Was There a Natural Nuclear Blast on Mars? Ever wonder why the red planet is red?

Discussion in 'The Water Cooler' started by cybercore, Apr 2, 2011.

  1. cybercore

    cybercore New Member

    Jul 7, 2009
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    Ever wonder why the red planet is red?

    About 180 million years ago, a planet-shattering yet naturally occurring nuclear reaction may have wiped out everything on Mars, sending a shockwave that turned the planet into dry sand.

    Even more incredible: A natural nuclear reaction could have occurred on our own planet -- and could happen again, said Dr. John Brandenburg, a senior propulsion scientist at Orbital Technologies Corp.

    "The Martian surface is covered with a thin layer of radioactive substances including uranium, thorium and radioactive potassium -- and this pattern radiates from a hot spot [on Mars],” Brandenburg told FoxNews.com.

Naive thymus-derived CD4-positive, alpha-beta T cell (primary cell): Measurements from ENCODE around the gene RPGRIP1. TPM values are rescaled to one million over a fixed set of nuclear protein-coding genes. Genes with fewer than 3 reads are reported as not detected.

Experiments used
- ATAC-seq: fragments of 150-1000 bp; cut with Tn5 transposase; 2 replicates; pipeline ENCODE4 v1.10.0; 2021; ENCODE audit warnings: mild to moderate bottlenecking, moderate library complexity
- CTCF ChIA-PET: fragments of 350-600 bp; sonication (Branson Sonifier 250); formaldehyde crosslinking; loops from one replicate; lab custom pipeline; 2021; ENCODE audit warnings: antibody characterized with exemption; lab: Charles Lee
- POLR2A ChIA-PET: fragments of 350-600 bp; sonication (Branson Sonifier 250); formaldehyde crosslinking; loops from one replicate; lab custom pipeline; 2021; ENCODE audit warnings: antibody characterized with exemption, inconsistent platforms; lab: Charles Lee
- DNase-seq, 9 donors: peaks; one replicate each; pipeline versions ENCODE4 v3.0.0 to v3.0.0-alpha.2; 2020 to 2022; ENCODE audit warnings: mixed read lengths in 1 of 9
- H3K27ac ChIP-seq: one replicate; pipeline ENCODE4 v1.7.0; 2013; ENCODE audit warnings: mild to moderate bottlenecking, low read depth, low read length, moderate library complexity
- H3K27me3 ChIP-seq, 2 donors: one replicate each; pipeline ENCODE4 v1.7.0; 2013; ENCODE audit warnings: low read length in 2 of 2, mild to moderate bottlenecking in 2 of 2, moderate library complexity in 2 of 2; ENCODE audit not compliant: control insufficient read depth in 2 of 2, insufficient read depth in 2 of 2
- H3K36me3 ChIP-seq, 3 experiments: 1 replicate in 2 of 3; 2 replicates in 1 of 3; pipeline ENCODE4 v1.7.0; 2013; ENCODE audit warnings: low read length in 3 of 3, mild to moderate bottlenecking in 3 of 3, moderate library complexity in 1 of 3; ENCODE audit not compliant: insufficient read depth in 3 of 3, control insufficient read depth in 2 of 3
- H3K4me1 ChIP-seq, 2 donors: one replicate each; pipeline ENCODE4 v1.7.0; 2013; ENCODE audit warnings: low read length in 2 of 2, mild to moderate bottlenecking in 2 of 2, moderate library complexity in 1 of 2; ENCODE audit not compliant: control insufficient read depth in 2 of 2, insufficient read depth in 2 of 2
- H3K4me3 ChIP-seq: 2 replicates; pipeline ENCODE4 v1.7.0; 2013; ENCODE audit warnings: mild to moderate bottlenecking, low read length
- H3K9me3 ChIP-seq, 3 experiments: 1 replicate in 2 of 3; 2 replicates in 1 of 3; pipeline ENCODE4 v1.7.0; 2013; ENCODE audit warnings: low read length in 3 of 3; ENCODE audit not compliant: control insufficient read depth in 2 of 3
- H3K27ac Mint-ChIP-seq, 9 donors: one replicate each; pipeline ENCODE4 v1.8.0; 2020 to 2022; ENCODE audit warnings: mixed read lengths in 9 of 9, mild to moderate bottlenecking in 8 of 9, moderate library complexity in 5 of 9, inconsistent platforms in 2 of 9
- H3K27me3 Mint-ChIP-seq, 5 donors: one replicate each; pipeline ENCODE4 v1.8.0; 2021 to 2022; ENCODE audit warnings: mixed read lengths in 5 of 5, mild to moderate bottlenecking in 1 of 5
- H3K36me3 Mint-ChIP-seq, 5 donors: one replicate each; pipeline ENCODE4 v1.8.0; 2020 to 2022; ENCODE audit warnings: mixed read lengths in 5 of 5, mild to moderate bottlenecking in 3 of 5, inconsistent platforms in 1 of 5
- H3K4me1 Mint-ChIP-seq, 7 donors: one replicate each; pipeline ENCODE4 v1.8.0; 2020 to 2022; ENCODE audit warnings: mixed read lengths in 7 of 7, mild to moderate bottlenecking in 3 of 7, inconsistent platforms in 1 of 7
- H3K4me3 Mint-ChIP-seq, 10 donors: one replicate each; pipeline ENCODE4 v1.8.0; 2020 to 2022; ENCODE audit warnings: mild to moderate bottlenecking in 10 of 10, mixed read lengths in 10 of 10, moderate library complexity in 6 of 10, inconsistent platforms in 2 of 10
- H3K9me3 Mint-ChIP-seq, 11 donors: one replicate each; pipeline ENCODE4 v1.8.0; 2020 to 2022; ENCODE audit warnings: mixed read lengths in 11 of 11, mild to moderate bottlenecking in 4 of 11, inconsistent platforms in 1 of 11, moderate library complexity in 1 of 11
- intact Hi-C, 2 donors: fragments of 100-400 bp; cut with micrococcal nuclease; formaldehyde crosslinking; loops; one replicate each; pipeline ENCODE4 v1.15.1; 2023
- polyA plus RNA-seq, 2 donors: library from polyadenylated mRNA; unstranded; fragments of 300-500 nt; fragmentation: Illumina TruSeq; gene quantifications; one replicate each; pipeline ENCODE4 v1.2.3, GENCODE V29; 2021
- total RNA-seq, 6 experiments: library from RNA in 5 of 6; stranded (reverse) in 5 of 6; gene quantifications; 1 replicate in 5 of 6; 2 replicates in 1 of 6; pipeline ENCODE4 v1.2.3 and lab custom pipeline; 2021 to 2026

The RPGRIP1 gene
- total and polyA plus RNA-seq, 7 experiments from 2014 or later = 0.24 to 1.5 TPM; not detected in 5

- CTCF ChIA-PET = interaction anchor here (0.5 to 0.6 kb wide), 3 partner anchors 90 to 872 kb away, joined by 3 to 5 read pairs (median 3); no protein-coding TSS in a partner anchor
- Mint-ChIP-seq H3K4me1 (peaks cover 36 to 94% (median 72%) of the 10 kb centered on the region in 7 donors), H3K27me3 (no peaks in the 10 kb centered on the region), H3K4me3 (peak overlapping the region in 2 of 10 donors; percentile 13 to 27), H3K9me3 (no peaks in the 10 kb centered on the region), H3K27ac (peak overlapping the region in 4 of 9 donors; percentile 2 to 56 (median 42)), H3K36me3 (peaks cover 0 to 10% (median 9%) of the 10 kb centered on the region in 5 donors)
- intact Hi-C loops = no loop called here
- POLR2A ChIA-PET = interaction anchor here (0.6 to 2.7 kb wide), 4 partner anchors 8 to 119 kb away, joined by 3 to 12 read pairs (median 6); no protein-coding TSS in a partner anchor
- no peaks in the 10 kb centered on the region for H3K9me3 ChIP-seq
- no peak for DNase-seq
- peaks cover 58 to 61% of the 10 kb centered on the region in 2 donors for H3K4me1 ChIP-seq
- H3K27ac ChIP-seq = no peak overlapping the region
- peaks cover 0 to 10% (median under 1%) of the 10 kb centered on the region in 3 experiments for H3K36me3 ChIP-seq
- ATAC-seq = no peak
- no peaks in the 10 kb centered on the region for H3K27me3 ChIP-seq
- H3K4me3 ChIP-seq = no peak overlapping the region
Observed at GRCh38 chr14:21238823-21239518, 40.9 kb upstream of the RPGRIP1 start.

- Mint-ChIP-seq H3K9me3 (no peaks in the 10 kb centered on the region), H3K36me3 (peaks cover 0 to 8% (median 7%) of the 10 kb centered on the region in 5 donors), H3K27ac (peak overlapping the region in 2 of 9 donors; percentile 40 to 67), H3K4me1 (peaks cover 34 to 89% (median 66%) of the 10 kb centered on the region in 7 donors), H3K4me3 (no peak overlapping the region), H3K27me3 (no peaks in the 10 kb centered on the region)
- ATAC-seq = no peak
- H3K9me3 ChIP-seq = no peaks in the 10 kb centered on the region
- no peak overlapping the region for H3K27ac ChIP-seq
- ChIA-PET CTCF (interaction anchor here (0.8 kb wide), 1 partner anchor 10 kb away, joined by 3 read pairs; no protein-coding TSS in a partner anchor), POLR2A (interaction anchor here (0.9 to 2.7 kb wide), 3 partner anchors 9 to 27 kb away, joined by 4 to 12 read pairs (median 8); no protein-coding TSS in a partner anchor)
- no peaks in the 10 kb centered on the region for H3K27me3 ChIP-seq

“A nuclear explosion could have sent debris all around the planet," he said. "Maps of gamma rays on Mars show a big red spot that seems like a radiating debris pattern ... on the opposite side of the planet there is another red spot."

    According to Brandenburg, the natural explosion, the equivalent of 1 million one-megaton hydrogen bombs, occurred in the northern Mare Acidalium region of Mars where there is a heavy concentration of radioactivity.

    This explosion filled the Martian atmosphere with radio-isotopes as well, which are seen in recent gamma ray spectrometry data taken by NASA, he said.

    The radioactivity also explains why the planet looks red.

    More Was There a Natural Nuclear Blast on Mars?

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